BEIRUT — The economic devastation of Syria's war could drive the economies of neighboring Lebanon and Jordan into reverse, Syria's former deputy prime minister said on Thursday.
Pointing to the sharp slowdown in Lebanon's economic growth since the start of Syria's conflict in 2011, from 7 percent to barely 2 percent, Abdallah al-Dardari said there was a direct link to the ever-deepening economic collapse in Syria.
Jordan's economic growth had remained steadier, between 2 percent and 3 percent, but was still affected by the Syrian turmoil and was below the level needed to provide enough jobs for its fast-growing population, he said.
The Syrian conflict "has a very destabilizing effect," said Dardari, now chief economist for the regional United Nations body ESCWA. "It is in the interest of the whole region for Syria to regain peace and quiet, and start rebuilding."
Dardari said Syria's economy had already shrunk between 35 percent to 40 percent and would fall 60 percent from its level at the start of the uprising if the fighting continued.
Every one percentage point of economic slowdown in Syria produced a 0.2 percentage point slowdown in Lebanon, he said.
With Syria's economy still collapsing "we can speak about negative growth in Lebanon and Jordan if the situation in Syria continues as it is today for the next two years," he told Reuters in an interview at the U.N.'s central Beirut offices.
The former deputy prime minister for economic affairs was dismissed by President Bashar al-Assad in a cabinet reshuffle shortly after the uprising erupted. He has since been working at the United Nations on plans for Syria's post-conflict reconstruction.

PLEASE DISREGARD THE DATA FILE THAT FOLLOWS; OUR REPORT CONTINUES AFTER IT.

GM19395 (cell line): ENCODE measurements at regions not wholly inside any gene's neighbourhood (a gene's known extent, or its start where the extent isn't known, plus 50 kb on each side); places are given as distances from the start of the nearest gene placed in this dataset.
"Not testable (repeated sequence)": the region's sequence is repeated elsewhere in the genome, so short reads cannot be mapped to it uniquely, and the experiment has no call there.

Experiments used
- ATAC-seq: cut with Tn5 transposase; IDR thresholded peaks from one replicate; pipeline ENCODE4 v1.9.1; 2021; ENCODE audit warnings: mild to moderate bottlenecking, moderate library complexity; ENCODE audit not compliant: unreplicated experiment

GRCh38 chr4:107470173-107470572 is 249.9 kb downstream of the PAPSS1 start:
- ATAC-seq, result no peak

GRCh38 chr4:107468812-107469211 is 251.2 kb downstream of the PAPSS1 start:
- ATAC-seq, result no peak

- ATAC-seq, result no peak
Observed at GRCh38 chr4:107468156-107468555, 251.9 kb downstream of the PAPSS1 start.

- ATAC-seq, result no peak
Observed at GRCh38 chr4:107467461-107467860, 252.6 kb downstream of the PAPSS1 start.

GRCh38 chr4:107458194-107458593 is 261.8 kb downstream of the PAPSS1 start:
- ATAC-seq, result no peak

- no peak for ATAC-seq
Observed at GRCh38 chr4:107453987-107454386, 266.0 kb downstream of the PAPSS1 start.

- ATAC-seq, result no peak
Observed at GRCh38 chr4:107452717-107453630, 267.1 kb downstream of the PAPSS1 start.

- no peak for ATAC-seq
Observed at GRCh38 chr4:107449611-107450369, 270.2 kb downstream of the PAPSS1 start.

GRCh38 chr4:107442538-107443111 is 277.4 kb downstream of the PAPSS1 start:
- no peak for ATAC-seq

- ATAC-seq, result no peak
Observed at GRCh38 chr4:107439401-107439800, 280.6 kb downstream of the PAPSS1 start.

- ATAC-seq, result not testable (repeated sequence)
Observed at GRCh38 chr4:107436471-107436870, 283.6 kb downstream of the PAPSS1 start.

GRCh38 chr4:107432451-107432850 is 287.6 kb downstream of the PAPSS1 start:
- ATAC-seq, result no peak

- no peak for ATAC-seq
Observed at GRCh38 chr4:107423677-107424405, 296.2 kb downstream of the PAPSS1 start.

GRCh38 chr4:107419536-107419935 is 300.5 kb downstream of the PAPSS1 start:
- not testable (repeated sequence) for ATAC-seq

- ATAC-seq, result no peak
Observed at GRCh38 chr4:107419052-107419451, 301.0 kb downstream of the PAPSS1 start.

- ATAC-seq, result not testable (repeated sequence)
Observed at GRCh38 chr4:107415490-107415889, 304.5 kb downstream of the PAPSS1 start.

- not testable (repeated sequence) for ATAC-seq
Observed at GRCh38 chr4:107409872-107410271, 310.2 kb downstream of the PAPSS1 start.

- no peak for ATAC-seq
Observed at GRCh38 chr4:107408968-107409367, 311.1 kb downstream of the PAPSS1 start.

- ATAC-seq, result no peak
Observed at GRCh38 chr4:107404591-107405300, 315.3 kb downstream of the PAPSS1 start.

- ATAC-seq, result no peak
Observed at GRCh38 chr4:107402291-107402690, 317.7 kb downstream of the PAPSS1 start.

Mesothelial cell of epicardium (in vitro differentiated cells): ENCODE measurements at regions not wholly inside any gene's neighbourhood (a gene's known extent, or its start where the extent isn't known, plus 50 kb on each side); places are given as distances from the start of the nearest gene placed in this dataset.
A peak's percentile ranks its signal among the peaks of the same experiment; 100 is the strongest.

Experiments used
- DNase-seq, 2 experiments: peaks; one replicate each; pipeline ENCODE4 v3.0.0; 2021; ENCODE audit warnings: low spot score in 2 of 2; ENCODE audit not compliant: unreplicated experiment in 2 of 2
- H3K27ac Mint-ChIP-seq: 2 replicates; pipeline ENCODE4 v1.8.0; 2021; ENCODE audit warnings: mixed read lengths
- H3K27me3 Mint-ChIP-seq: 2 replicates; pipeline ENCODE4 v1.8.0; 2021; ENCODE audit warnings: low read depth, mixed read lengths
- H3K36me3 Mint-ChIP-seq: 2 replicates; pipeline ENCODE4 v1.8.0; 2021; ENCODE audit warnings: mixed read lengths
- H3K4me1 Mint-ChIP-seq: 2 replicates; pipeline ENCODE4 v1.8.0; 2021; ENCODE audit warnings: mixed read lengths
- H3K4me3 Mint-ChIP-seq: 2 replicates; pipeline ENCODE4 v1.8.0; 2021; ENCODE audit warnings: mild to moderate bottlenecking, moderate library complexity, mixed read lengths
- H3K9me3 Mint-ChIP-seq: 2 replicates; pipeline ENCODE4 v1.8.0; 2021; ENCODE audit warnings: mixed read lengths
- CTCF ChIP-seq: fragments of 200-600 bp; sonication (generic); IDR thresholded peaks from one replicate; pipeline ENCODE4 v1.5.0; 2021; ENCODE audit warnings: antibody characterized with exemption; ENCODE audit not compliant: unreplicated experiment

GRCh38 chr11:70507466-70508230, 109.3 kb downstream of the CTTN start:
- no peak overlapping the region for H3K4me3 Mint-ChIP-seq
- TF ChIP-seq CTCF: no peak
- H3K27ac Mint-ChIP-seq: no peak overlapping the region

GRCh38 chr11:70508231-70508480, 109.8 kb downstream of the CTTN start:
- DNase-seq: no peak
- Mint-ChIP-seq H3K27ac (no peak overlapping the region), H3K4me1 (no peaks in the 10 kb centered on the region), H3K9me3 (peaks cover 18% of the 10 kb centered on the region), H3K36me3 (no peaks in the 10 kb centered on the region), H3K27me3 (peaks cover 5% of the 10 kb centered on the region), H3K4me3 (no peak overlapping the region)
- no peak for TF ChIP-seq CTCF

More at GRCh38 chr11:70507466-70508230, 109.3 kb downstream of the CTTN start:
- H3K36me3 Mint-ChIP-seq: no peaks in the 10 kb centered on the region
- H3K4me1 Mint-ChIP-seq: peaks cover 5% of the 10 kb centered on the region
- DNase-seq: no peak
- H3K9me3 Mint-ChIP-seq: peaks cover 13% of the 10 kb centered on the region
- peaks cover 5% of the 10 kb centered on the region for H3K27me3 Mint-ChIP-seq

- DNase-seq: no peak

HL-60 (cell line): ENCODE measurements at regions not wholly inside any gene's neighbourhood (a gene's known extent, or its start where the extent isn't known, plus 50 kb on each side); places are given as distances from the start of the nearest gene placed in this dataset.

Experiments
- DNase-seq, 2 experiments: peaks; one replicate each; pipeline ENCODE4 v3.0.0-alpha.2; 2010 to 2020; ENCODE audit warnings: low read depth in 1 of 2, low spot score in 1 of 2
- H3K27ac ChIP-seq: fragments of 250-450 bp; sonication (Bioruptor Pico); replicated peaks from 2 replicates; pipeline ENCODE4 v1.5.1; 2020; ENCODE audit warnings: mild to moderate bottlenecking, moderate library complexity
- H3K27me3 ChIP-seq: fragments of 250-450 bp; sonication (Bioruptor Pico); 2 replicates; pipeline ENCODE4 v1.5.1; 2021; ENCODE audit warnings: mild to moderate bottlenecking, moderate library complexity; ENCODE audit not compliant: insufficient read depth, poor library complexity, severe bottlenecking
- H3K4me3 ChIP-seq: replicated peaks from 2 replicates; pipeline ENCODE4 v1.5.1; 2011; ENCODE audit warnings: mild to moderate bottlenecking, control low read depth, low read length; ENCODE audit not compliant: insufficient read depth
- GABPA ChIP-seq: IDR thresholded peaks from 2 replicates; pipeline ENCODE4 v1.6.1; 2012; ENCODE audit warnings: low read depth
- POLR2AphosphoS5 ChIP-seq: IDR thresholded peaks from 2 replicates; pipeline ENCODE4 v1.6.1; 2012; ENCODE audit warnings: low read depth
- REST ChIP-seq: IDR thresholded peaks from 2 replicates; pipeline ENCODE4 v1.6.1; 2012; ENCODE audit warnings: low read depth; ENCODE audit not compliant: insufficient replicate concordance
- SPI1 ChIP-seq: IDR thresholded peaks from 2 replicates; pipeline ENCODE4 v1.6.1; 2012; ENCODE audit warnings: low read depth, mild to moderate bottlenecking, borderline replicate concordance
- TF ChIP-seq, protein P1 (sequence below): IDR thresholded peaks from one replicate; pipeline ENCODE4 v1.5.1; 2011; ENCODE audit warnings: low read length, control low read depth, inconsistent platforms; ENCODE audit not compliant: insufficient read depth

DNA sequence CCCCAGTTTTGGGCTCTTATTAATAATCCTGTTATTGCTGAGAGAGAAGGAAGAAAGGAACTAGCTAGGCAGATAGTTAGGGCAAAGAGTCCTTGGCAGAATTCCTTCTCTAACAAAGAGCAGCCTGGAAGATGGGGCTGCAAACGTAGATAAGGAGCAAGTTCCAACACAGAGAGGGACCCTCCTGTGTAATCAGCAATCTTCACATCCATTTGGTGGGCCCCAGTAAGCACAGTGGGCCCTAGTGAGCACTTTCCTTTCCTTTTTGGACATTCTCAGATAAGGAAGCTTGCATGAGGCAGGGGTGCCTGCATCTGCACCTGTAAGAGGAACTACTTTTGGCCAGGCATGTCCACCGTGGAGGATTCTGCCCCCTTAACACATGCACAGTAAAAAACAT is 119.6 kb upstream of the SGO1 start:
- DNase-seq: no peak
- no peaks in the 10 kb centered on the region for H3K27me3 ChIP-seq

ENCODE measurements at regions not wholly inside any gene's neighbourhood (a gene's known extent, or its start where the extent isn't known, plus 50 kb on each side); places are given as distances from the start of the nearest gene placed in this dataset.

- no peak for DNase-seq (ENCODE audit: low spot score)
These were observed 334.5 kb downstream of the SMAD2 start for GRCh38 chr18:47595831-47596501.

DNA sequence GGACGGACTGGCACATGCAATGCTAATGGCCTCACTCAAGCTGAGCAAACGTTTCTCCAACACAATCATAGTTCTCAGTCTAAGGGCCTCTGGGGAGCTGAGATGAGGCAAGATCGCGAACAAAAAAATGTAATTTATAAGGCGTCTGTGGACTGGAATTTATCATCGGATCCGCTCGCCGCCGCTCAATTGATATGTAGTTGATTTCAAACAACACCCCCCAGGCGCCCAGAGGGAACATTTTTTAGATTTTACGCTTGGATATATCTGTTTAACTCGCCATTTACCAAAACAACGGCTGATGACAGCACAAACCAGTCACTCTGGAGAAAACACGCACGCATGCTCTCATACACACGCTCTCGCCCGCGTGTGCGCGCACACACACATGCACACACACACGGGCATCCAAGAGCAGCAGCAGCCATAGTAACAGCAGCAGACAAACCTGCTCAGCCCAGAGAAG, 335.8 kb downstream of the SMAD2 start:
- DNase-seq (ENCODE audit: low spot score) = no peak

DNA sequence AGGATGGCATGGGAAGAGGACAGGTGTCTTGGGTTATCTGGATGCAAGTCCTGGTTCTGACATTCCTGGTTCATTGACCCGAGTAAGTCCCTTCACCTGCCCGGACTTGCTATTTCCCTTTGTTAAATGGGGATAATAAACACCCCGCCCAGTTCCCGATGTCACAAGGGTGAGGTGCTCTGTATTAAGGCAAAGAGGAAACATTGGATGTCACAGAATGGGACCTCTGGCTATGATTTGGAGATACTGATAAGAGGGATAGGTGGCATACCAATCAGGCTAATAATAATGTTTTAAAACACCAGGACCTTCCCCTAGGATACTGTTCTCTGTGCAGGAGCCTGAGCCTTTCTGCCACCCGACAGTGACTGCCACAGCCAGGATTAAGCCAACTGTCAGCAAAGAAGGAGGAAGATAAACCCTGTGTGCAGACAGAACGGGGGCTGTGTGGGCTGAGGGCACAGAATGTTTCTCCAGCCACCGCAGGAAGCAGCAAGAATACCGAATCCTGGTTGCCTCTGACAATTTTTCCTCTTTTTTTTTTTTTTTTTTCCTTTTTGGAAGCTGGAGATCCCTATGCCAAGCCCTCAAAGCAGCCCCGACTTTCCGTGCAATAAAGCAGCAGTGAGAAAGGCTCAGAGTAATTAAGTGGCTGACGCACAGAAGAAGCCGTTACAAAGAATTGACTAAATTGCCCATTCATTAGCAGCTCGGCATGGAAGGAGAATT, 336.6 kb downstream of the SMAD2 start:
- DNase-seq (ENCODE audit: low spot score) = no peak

SYRIA CRISIS HITS TOURISM, TRADE
Economists in Lebanon say domestic factors also played a part in the country's economic slowdown, including the political uncertainty when former Prime Minister Saad al-Hariri's government was toppled in early 2011.
But Dardari said the Syrian crisis was hitting tourism, trade, development assistance from Gulf Arab oil states, and even remittance levels from Lebanon's huge expatriate population, who worry about security in their homeland.
The flood of cheap Syrian labor into Lebanon could also drag down average salaries by 14 percent because of the increase in labor supply of hundreds of thousands of refugees and laborers arriving in a country of just 4 million.
Lebanon's Central Bank Gov. Riad Salameh, speaking at a conference in Beirut on Thursday, agreed that the Syrian conflict was weighing on Lebanon's performance but reiterated his forecast of 2 percent growth this year.
The impact on Jordan would be slightly less because its economy was less tied to Syria's, Dardari said. "However you can see in the last five to 10 years Syria and Jordan dramatically improved their trade relations and bilateral investments, and have tremendous plans for further integration."
"That has all stopped now," he said.
Dardari's prediction was gloomier than the International Monetary Fund, which said in March it expected Jordan's economic growth to accelerate above 3 percent, reflecting an increase in government capital spending, higher domestic consumption and a recovery in exports.
However Syria faced almost unimaginable challenges even if the fighting were to stop tomorrow, Dardari said. He put the economic cost at $70 billion to $80 billion, including $28 billion to rebuild 1.2 million houses and provide them with infrastructure.
The country would need 30 million metric tons of cement a year — more than three times pre-crisis quantities — to repair damaged homes and keep up with the need for new housing, he said. "Thirty million tonnes of cement requires more than 1 billion cubic meters of water. We don't have that much water."
Sustained fighting on the other hand could only bring greater calamity, including staggering levels of unemployment and absolute poverty, he said.
"Over the next few years, if the fighting continues, we will have to look at it as a disaster zone rather than a normal economy functioning according to economics as we know it."
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